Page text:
Litigation against pension sponsors and managers is skyrocketing, and some think it may be only the tip of the iceberg.
Such is the momentum that the president of Pension Governance LLC, Susan Mangiero, this week is launching pensionlitigationdata.com, a Web site that will contain information on the 1,500 lawsuits currently pending against those managing and overseeing pension plans. "We're adding about 300 new cases each quarter," Ms. Mangiero says. "More than 90% of these cases allege fiduciary breach, meaning that decision-makers are accused of not doing their job properly."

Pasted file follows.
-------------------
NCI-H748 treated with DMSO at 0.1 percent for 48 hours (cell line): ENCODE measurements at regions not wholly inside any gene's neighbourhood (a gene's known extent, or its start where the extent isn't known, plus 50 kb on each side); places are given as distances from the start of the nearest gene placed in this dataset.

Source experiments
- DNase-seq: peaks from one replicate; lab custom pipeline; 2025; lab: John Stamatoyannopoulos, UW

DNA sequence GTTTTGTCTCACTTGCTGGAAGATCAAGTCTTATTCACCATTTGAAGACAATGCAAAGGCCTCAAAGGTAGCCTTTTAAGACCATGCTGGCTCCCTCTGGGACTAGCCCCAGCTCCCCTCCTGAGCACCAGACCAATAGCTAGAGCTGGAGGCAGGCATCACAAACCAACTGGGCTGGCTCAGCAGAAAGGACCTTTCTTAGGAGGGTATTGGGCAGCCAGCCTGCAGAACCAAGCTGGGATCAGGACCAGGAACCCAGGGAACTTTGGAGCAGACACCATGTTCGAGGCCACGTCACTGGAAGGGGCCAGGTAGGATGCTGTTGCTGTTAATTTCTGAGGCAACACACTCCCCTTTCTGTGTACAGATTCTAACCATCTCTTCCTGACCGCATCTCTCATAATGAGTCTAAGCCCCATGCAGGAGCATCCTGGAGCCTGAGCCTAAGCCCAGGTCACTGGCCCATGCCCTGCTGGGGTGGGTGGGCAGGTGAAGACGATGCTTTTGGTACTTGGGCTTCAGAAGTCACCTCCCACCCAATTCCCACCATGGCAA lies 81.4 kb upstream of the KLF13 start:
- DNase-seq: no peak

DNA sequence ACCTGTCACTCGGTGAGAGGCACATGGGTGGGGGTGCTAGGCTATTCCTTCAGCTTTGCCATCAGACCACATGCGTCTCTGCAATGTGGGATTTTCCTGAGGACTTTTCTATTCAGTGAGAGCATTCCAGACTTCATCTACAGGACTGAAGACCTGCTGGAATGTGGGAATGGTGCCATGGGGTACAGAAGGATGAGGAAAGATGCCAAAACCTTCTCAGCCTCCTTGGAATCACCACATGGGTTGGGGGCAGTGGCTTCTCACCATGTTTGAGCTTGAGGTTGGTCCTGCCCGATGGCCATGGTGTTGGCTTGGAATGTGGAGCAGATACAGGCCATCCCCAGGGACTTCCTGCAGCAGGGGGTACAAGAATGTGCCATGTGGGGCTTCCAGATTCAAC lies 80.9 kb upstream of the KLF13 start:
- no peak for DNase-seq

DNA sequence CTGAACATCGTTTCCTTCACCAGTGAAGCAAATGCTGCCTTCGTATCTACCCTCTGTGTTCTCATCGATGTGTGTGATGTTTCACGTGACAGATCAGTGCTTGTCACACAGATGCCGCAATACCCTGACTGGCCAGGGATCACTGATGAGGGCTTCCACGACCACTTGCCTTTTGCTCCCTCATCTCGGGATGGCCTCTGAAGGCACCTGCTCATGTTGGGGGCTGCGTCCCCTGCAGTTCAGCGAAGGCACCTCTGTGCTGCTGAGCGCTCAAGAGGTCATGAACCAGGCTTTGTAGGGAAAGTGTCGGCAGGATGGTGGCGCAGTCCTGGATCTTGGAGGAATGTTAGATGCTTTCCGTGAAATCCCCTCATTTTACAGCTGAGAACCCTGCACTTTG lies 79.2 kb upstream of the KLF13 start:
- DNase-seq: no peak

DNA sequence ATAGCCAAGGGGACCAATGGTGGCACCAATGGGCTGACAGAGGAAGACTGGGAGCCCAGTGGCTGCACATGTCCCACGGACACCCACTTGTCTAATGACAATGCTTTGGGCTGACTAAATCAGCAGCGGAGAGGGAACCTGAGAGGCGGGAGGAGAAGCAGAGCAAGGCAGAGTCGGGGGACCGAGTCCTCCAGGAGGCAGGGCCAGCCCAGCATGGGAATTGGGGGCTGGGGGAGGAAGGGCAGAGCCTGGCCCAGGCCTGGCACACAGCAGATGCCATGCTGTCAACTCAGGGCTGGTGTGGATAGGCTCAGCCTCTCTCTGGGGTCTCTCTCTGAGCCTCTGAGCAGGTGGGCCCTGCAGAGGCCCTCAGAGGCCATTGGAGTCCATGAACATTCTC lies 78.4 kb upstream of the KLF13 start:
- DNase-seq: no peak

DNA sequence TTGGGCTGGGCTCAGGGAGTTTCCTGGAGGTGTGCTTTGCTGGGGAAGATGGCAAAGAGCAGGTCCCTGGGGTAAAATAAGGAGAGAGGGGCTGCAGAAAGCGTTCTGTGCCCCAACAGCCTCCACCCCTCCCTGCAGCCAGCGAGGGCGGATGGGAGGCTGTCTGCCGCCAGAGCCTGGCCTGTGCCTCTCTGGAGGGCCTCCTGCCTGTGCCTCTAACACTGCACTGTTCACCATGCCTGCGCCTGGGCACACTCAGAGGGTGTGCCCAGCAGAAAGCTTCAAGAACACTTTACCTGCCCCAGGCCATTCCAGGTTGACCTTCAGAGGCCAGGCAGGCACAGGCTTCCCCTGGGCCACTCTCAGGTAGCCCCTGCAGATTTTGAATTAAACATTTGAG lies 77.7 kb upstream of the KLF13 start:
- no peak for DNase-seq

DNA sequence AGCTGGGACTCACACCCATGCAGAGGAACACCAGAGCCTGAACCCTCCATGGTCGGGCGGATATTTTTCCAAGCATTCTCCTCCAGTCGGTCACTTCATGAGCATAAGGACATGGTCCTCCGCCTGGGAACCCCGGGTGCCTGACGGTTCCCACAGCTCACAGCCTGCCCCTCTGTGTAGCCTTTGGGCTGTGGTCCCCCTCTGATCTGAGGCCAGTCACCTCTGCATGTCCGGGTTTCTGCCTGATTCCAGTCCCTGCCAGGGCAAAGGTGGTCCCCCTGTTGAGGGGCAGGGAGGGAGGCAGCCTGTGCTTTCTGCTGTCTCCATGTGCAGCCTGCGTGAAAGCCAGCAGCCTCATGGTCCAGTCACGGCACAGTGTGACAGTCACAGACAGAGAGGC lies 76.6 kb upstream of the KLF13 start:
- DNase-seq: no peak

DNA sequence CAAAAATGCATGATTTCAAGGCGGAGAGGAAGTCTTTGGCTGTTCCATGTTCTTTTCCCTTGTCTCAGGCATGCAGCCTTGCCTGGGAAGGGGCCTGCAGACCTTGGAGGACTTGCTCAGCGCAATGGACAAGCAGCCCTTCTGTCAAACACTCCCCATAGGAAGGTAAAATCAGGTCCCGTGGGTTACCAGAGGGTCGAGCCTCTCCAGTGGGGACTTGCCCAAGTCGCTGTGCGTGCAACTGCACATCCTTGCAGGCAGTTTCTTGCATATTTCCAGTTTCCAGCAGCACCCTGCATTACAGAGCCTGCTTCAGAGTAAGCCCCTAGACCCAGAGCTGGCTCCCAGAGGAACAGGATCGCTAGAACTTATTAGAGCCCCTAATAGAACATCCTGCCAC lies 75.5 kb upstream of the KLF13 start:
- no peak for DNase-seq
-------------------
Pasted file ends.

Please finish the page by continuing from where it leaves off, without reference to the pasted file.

Combined with the increased amounts of money being poured into alternative investments by pension plans, college endowments, and other not-for-profit organizations, the development of new accounting standards and a possible change to allow individuals to sue pension funds is causing high anxiety among those who have the ultimate responsibility for these funds ó and rightly so. The insidious spread of the subprime mortgage debacle is bringing this simmering issue to a boil. The American Institute of Certified Public Accountants issued an interpretation in summer 2006 that for the first time held fund trustees and executives, not their consultants or managers, responsible for the contents of their portfolios. That is, the fund sponsor was ultimately expected to understand, and to sign off on, the fund's investments, to agree with the valuation methodology, and to monitor the investments.